The 2tb fusion model should do you fine.
  6. penny_whistle thread starter macrumors newbie


    Apr 3, 2017
    Thanks for the input so far - leaning towards a 2015 3.2 or 3.3 gHz i5 27". It has a later-gen processor than the 21.5" models and I can increase the RAM easily.

    Regarding the internal hard drive - I understand that the standard 'classic' drives have slower write times. I figured I'd be recording onto an external hard drive - still important to get a faster internal hard drive?
  7. Mikael H macrumors 6502a

    Sep 3, 2014
    Your future self will thank you if you do. There's a huge difference in the speed of a computer with an SSD over a mechanical drive. I don't know your level of ambition, but to begin with, it's probably cheaper to get a nice and fast internal SSD of a decent size than to get a thunderbolt cabinet in which you can grow. Also, count in the cost of at least one "large enough" backup drive (which may well be an USB3 one) unless you're OK with losing all of your data.
  8. nambuccaheadsau macrumors 68000


    Oct 19, 2007
    Nambucca Heads Australia
    Penny I suggest you look for the 27" iMac with an SSD already installed. You are up to speed with the memory etc being upgradable in the 27", not the 21.5" and the CPU's. I use a Thunderbolt and a USB3 drives for my backups, but prefer the TB, but it is a matter for you.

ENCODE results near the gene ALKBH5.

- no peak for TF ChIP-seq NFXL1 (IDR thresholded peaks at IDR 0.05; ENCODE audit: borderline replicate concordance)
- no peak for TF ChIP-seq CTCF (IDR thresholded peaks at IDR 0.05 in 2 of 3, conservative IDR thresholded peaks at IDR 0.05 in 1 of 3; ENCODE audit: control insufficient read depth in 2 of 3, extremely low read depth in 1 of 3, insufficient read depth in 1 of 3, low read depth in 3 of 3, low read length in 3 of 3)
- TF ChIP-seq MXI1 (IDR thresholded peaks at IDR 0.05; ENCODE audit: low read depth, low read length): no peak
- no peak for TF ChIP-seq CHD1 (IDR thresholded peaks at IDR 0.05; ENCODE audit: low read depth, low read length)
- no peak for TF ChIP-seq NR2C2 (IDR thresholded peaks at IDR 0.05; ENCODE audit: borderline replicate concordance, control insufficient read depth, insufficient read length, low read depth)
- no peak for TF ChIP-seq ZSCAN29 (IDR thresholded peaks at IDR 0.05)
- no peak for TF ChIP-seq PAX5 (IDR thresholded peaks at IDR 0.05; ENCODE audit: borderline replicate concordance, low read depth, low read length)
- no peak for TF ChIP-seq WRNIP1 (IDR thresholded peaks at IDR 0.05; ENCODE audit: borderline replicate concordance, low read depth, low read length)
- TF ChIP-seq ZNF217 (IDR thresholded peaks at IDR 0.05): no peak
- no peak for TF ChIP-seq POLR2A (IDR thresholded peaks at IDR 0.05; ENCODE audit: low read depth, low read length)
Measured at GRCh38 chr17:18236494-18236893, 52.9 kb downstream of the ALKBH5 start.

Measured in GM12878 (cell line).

As one can be patient doing backups, a large drive, say 2TB in a fan equipped caddy would be the go.
  9. Fishrrman, Apr 6, 2017
    Last edited: Apr 6, 2017

    Fishrrman macrumors P6


    Feb 20, 2009

    Get either an internal SSD or the 2tb fusion drive (DON'T get the 1tb fusion, the SSD portion of that one is only 24gb!).

    If you buy an iMac with ONLY an internal platter-based HDD, you're going to be sorry.

    Consider yourself as having been "duly warned".
  10. xb2003 macrumors 6502


    Jan 18, 2016
    You do not by any means need to upgrade to the i7. I have an old Latitude with a Core 2 Duo that is often used to record 32 tracks through an X32 at 24bit/48kHz.

    If you are not planning on running a whole bunch of VSTs or AUs, you really don't need a whole lot of ram either. For 8 tracks, 4GB would easily work, though I definitely recommend 8GB and eventually 16GB.

    Your priority really should be getting an SSD.

Share This Page

9 April 3, 2017